Hillary Clinton email’s scandal still circulates in the news. The top news story on Super Tuesday was about Clinton’s emails.
A federal judge ruled Monday the Former Secretary of State to be deposed for a lawsuit about the State Department’s recordkeeping of her emails.
U.S. District Court Royce Lamberth granted a request from conservative watchdog Judicial Watch to question Clinton in person and under oath about her private email server and the 2012 Benghazi terrorist attack.
Lamberth, a Reagan appointee, said in court filings that written answers provided by Clinton to questions from Judicial Watch were “incomplete, unhelpful, or cursory, at best.”
“Judicial Watch argued that Secretary Clinton’s existing testimony has only scratched the surface of the inquiry into her motives for setting up and using a private server,” Lamberth said. “Secretary Clinton has repeatedly stated that convenience was the main reason for using a private server, but Judicial Watch justifiably seeks to explore that explanation further.”
Lamberth raised a series of questions that he believes remain unanswered.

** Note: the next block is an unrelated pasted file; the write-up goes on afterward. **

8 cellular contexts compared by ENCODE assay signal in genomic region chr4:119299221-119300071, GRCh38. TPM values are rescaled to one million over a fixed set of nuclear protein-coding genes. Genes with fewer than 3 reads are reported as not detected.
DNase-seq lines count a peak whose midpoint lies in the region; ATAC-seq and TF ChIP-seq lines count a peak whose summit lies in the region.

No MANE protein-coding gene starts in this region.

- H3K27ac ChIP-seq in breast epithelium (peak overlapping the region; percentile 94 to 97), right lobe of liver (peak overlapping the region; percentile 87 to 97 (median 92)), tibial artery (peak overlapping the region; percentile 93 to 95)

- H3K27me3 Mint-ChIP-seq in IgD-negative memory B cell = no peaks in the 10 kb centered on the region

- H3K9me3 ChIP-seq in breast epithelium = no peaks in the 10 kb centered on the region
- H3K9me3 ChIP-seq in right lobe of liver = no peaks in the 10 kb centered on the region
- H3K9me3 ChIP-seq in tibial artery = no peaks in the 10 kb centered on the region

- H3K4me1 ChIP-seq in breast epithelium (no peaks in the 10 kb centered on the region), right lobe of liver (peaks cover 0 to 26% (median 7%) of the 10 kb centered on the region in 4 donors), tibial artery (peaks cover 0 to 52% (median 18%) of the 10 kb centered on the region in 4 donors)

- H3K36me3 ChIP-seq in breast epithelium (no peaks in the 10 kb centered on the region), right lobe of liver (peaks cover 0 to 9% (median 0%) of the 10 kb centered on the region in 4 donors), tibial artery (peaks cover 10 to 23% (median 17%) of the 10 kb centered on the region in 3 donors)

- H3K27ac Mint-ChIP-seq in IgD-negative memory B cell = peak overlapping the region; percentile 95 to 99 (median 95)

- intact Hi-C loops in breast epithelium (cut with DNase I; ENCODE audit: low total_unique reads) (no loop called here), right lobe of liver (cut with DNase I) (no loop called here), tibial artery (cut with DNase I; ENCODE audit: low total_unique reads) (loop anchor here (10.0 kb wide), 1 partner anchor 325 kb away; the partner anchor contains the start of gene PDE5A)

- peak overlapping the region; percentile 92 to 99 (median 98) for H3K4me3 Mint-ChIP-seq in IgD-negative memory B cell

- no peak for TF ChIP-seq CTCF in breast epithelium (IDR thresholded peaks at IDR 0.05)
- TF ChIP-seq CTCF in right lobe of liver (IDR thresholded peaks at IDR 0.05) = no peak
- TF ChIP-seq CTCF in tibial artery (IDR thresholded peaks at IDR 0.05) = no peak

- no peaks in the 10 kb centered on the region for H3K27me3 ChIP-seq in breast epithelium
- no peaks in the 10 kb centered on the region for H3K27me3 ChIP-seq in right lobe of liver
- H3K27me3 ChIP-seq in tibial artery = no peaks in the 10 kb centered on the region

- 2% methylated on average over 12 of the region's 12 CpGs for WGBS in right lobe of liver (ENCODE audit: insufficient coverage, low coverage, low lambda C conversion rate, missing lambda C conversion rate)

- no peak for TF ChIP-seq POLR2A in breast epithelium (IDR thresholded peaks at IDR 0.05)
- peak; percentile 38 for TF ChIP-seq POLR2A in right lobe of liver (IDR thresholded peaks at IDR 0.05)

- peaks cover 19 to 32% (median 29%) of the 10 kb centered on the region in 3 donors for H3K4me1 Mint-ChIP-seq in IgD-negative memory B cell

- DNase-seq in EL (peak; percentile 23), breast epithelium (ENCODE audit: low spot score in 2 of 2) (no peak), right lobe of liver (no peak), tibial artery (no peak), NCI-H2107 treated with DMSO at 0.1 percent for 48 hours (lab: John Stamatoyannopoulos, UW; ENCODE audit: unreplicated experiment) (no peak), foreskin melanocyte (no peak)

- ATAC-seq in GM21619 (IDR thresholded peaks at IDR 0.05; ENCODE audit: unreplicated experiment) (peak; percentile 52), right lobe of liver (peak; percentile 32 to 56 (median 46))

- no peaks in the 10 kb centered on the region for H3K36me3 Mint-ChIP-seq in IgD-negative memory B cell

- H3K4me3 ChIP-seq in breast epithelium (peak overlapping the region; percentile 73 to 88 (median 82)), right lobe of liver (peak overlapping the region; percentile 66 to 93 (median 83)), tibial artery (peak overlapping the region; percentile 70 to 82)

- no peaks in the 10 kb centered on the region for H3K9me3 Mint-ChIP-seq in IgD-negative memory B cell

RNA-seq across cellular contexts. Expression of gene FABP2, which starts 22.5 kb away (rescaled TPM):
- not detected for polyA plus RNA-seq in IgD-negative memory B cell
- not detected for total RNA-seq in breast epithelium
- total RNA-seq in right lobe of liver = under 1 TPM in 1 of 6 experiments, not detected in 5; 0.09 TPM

“As extensive as the existing record is, it does not sufficiently explain Secretary Clinton’s state of mind when she decided it would be an acceptable practice to set up and use a private server to conduct State Department business,” Lamberth wrote in his order. “Simply put, her responses left many more questions than answers.”
During her role as Secretary of State under Obama administration, Clinton relied on a private email account and server for both her work-related and personal messages. That sparked controversy that roiled her 2016 presidential bid and is widely viewed as contributing to her ultimate defeat by Donald Trump.
Lamberth’s order pours yet more fuel on the longstanding fire of controversy over Clinton’s private server.